During the last two years almost 100 students have graduated from University as teachers of ‘Ethics’ in schools. Professor Michael Hand from Birmingham University is a specialist on the subject and met teachers and students of Ethics at University.
During discussions Professor Hand said that Ethics act as a guide to students to face demands and challenges, some of them of a moral nature.
He said the subject does not bind students to follow a particular life system, a dogma or some religious principle, but Ethics help foster competence and skills enabling them to exercise integrity, morality and social responsibility as well as showing compatibility with other persons.
“We all ought to hold ourselves to such standards, such as don’t kill people, don’t cheat, don’t lie, don’t steal things, keep your promises, help people in need. There are universal ethical standards that we should abide by,” explained Professor Hand. “But of course, there are also vast areas of ethics that are open questions, and including the question, what is the best kind of life for me, or for human beings in general? That question we have no agreed answer to, and the point of teaching it is not to furnish children with a correct answer, but to help them think through the range of answers that have been proposed, and work out for themselves how to live.”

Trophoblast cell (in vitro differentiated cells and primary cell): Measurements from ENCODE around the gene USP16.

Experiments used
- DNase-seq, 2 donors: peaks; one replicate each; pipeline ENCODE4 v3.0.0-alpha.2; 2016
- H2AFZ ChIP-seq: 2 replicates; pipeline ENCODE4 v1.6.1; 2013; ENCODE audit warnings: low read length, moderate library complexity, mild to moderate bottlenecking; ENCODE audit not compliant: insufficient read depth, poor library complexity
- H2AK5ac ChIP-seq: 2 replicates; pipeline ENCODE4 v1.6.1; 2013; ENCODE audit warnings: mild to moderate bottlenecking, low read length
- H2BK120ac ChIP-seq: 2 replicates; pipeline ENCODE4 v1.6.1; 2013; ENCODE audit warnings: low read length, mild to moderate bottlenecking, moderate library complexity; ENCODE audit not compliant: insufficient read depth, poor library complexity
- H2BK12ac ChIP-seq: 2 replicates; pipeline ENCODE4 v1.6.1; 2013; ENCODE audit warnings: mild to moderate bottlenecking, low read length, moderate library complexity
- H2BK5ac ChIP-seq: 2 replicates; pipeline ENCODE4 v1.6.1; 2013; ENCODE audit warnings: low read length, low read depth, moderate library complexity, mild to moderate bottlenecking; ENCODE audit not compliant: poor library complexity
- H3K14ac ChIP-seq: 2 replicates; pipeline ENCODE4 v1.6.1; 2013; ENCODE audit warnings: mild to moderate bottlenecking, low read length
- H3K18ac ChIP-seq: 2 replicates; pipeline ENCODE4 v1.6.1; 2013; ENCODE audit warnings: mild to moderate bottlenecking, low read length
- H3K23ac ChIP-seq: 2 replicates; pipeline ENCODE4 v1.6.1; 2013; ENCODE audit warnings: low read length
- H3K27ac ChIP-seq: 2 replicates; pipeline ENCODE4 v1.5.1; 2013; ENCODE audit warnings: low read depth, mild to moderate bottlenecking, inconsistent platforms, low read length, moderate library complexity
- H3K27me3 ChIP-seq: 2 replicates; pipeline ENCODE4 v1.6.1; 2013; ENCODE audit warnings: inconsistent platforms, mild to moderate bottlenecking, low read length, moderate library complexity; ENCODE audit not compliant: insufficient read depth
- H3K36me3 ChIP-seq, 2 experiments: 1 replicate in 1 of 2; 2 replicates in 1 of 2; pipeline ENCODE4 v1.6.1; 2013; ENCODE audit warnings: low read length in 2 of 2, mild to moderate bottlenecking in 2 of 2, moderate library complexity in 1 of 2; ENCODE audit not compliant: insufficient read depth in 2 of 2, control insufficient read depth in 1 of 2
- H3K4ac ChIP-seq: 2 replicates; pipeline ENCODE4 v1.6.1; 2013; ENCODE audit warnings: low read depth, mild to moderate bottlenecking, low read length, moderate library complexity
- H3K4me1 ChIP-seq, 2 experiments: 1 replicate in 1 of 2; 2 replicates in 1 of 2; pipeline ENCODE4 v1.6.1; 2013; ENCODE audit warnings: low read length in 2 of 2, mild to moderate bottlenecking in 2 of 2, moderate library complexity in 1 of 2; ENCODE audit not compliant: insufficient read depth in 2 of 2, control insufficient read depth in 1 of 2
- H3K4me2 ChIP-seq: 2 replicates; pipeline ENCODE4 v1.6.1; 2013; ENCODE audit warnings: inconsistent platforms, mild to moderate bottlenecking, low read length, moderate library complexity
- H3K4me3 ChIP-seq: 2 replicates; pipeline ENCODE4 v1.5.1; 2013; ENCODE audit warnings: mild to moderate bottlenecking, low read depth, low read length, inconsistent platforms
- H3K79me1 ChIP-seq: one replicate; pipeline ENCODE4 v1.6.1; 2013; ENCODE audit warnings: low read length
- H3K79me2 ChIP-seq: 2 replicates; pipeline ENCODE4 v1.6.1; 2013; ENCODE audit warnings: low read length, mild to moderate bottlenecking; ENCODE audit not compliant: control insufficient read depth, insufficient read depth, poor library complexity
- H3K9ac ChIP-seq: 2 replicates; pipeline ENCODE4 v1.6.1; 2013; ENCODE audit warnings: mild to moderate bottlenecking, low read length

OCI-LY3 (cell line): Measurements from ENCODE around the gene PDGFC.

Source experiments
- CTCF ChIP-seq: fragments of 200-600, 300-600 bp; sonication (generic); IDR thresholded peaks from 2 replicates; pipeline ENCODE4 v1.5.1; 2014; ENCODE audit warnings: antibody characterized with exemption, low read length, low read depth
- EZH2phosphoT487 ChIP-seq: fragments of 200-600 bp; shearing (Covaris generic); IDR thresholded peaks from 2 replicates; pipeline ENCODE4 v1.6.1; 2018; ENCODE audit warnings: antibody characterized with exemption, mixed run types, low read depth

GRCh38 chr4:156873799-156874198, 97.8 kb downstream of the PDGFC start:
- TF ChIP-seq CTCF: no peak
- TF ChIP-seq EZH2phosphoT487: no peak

The subject of Ethics is currently being offered in nine Primary and Secondary schools but educational experts said the subject will not be replacing religion. According to the national curriculum, Ethics will automatically be offered to students whose parents opt their offsprings will not attend religious studies. As from next year there will also be a SEC exam in Ethics.